Andou Shoueki: Spiritual Linguist

ANDOU Shoueki is another Edo thinker I have been reading lately. His Toudou shinden (『統道真伝』, "A Truthful Account of Everything", maybe) is a series of interlocked and opinionated mini-essays on everything from climate to marriage, all viewed through Shoueki's idiosyncratic philosophy of Everything. This is the kind of thing I enjoy in any case -- ah, for the heady days when "science" meant "drawing wild conclusions from 500-year-old books and cursory examination of the flora and fauna in your backyard" -- but what I most enjoy about it is Shoueki's approach to language, which at times borders on the mystical.

This is apparent from the very first few pages, in which he outlines his Unified Theory of Climate, using the curious word 転定. Intended to be pronounced tenti, it is apparently his way of writing 天地 ("heaven and earth"): the sounds are the same, and if you squint you can see the meanings too (the heavens are always in motion (転), while the earth is fixed (定)). The notes by Iwanami-edition editor NARAMOTO Tatsuya (奈良本辰也) hypothesize that Shoueki was consciously avoiding the character 天 because he felt it was too reminiscent of words such as 天皇, "Emperor", and the hierarchical ideas they reinforce.

Later in the work, he rhapsodizes about the Japanese language in general, picking out word-pairs like 男・女 (wonoko, wonago, "man, woman") 有り・無し (ari, nasi, "exist, not exist"), and 楽・悲 (tanosimi, kanasimi, "pleasure, sadness") and concluding that the similarity of sound each pair exhibits, in particular the rhyming, is due to their being two sides of the same coin:

If there were no yosi (good), there would be no asi (evil); if there were no asi, there would be no yosi; the combination of good and bad is nothing less than an expression of sintai (進退, "advance and retreat", kind of like yin and yang).

Shoueki furthermore attributes this quality of Japanese to Japan's being the original Source (of everything, basically), and proceeds to rail against imported Chinese thinking, for denying the essential truth of these dyads and encouraging people to seek joy without suffering, heaven and not hell, which as he has just shown is a logical (and phonemic) impossibility. "We have been led astray by these false teachings of Buddhism, this materialism of Confucianism," he concludes...

... and then moves on to his next topic, which is about the unity of all languages.

The Ainu say hiruko for "man" and menokosi for "woman": these [words] fall within the fifty sounds [of Japanese, i.e. the syllabary extended to its hypothetical limits]... the Chinese say inshu for drinking liquor (飲酒), and kouin (好婬) for relations between men and women: these too are within [the fifty sounds of Japanese].

Obviously, it is already cheating to claim that every language can be pronounced using the sounds of Japanese and offer as proof fully katakanified versions of these languages, but he doesn't stop with humans:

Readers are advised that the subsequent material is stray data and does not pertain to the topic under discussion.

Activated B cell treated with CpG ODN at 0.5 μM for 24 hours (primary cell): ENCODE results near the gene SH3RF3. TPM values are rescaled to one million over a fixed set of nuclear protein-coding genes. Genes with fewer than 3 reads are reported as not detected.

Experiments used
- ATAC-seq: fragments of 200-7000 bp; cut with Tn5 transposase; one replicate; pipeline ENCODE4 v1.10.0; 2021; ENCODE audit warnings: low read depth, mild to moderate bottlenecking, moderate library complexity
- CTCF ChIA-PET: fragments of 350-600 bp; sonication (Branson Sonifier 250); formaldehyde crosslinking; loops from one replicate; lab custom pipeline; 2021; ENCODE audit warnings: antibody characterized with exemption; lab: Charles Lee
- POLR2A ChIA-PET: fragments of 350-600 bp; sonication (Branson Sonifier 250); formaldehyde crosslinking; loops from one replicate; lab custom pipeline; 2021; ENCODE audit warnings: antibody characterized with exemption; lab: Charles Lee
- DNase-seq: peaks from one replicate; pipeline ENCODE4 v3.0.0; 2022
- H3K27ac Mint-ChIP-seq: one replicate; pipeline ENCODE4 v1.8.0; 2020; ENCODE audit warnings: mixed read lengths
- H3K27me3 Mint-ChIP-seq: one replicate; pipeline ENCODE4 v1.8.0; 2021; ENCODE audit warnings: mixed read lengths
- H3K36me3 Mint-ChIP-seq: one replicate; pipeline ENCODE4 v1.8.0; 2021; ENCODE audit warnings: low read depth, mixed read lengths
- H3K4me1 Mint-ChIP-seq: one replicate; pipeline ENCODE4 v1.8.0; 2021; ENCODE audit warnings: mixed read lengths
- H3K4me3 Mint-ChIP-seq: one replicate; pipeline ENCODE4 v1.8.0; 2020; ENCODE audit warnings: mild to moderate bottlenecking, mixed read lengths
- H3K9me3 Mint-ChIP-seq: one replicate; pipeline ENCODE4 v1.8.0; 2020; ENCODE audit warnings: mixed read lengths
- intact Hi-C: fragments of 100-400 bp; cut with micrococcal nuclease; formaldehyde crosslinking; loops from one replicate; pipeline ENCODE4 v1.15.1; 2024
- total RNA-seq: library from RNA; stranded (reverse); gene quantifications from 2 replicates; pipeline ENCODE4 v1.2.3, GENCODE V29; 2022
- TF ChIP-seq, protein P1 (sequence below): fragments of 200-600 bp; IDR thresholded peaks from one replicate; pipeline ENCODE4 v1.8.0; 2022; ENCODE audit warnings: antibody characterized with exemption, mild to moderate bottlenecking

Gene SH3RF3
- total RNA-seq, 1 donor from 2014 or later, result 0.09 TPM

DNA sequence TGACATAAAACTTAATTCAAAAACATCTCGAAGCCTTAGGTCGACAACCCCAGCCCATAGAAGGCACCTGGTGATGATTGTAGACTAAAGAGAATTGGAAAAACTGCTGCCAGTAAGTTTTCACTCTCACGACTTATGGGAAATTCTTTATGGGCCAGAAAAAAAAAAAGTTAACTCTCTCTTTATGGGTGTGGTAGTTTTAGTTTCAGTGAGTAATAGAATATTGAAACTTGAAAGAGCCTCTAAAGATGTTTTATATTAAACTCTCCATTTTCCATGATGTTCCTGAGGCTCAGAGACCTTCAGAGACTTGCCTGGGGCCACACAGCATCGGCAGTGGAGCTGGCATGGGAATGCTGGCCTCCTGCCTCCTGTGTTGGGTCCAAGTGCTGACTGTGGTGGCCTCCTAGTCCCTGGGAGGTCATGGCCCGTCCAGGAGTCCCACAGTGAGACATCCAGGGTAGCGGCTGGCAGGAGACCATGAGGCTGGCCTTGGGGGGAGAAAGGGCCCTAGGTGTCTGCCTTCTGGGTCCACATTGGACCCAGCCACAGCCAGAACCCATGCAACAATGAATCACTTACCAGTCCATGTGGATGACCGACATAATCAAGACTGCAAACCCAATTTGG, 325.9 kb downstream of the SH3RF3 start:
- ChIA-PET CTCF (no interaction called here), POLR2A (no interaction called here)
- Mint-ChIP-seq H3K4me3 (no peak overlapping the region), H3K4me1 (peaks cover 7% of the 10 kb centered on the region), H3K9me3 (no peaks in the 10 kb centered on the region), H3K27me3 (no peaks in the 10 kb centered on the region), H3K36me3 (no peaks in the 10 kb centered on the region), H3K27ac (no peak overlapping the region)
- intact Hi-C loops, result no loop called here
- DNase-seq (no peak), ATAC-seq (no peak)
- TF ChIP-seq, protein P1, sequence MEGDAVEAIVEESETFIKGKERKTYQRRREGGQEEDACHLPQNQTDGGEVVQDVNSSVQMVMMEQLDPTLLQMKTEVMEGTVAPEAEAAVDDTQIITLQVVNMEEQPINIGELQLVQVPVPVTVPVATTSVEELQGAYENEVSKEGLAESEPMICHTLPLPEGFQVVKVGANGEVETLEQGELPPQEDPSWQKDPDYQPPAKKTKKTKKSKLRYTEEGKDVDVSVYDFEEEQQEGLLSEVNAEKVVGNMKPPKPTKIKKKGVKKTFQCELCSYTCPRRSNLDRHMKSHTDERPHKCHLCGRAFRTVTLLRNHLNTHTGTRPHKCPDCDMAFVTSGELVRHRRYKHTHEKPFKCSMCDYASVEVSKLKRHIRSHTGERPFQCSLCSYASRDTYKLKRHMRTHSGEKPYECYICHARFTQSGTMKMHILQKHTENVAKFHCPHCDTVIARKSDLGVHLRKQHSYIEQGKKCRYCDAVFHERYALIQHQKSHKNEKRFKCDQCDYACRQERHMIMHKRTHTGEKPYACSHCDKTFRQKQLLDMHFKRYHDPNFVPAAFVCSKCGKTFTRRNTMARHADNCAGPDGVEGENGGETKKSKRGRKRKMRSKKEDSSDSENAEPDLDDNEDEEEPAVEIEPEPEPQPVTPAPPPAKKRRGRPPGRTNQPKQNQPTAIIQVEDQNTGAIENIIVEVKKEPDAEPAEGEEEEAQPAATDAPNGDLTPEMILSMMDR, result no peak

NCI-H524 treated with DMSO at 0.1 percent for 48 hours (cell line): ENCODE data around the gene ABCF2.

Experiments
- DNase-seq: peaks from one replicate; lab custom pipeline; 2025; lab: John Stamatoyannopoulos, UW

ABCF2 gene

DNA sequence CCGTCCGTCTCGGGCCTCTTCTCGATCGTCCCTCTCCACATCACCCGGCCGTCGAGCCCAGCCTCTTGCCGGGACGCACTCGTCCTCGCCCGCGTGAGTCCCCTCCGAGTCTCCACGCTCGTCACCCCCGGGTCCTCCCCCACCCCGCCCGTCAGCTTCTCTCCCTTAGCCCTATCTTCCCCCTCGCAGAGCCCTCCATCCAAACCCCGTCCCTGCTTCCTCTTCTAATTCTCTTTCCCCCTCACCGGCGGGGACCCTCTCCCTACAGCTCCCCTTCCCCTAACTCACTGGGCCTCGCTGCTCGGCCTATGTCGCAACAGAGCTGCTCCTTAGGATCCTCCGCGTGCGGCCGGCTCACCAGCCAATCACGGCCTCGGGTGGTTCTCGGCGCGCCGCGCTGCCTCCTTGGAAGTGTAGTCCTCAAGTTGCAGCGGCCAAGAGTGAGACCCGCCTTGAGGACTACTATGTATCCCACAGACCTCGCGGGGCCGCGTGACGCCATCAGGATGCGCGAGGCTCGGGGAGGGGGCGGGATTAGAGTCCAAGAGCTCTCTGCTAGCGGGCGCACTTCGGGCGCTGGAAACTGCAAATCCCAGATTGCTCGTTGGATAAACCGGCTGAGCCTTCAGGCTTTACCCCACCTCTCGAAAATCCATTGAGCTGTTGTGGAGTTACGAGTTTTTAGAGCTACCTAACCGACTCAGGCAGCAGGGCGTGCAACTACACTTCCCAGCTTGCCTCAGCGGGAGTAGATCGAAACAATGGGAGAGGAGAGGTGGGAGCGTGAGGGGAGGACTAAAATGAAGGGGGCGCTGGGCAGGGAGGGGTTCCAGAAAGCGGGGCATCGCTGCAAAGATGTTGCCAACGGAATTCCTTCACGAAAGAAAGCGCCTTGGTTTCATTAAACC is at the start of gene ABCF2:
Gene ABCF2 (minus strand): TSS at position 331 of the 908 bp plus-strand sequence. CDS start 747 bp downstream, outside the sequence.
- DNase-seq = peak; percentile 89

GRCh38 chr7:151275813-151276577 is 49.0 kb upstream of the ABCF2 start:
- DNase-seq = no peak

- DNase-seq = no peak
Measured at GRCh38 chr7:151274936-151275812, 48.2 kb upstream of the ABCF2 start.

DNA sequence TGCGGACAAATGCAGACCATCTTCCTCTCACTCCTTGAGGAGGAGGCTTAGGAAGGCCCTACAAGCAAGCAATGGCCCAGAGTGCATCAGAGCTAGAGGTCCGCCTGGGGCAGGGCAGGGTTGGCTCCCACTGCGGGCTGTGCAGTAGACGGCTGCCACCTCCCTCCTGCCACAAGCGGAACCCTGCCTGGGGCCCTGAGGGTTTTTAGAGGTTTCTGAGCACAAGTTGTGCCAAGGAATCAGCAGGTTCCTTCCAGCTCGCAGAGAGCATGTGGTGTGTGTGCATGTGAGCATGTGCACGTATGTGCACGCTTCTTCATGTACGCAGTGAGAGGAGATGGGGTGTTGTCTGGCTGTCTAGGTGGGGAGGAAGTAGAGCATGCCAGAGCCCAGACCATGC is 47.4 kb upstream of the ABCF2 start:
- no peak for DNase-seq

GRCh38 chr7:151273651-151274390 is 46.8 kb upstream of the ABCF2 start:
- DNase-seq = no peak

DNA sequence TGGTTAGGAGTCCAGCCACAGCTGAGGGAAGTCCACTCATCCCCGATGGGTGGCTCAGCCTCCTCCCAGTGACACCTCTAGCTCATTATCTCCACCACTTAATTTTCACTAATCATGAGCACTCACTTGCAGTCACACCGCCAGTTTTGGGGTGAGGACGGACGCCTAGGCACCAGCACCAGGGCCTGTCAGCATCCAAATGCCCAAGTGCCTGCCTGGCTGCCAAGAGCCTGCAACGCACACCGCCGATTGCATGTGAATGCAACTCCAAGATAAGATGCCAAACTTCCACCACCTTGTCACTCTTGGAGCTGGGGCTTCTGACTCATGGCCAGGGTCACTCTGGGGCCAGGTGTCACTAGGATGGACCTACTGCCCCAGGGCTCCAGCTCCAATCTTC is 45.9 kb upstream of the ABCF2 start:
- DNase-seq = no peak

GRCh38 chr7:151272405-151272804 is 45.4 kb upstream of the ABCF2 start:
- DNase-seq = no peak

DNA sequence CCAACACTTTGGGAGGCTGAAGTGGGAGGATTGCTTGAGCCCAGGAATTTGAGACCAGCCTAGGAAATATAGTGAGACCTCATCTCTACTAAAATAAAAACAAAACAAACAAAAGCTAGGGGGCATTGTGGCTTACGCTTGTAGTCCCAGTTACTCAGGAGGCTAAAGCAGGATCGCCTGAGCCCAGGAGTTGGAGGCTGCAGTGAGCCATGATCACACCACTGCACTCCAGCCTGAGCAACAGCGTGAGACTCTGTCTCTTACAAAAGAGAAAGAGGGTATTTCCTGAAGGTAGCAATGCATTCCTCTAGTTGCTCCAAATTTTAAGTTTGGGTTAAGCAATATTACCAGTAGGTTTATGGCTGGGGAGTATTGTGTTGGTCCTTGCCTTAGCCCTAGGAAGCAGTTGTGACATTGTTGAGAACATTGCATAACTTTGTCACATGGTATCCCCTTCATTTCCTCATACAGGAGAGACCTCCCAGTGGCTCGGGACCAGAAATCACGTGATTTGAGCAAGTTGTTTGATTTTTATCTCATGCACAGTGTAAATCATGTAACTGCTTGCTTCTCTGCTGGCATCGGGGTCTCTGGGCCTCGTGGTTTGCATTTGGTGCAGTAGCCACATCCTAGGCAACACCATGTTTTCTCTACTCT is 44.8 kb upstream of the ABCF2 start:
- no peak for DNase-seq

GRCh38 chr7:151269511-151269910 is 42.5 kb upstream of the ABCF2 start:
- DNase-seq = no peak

Beasts -- which word (kemono) derives from the phrase "thing that grows hair" (ke naru mono) -- say wan-wan [dogs], ii [donkeys?], meiwe [sheep?], nyan-nyan [cats], woho [wolves], and kon-kon [kitsune]; these too are within the fifty sounds.

Talk about anthropomorphization. He also goes through the sounds of birds, insects, fish, and even plants! (While unable to speak themselves, he notes, when blown by the wind they make sounds like soyo-soyo and saa-saa.)

Ah, how logical! Nature, the union of heaven and earth, people and things, is a harmonious, unceasing system, thus producing the fifty sounds; and so is it, therefore, that no speech of man or thing falls without these sounds.

It would have been humbling enough to learn that my pronunciation of English, incorporating as it does phonemes and clusters forbidden in Japanese, goes against nature to such an extent. But to further discover that all this time dogs and chickens and even the grass have been outdoing me... I'm completely mortified.

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That is totally sweet. I love the circularity of the 'Onamotapoeia in our language is in our language! Duh!'Maybe 'ii' is horses?It is sort of entertaining how cool he was with giving animals (and plants, gosh) 'language', when that sure is not okay nowadays. Even with some pretty decent proof, or at least steps toward same.

Mark S.:

After reading that, The Structures of Letters and Symbols throughout Human History Are Selected to Match Those Found in Objects in Natural Scenes no longer seems as weird.


I love his choices of examples for Chinese words, too--drinkin' and chicks.


He was very big on equality and "nature", so it makes sense that he would want to put animals and stuff up there with humans in that sense...

Amida: Yeah, I know. His example for Dutch was "mui" (meaning "meat") iirc. Who knows what he'd been reading before all this.


Who knows what he'd been reading before all this.

Laozi, for one?

English goes against Japanese nature...I'm surprised the opponents of foreign language education haven't found and latched onto this guy. (Or have they?)


"Everything comes from Greek.""Okay, grandpa, what about kimono?""Eh..."

--My big fat Greek Wedding

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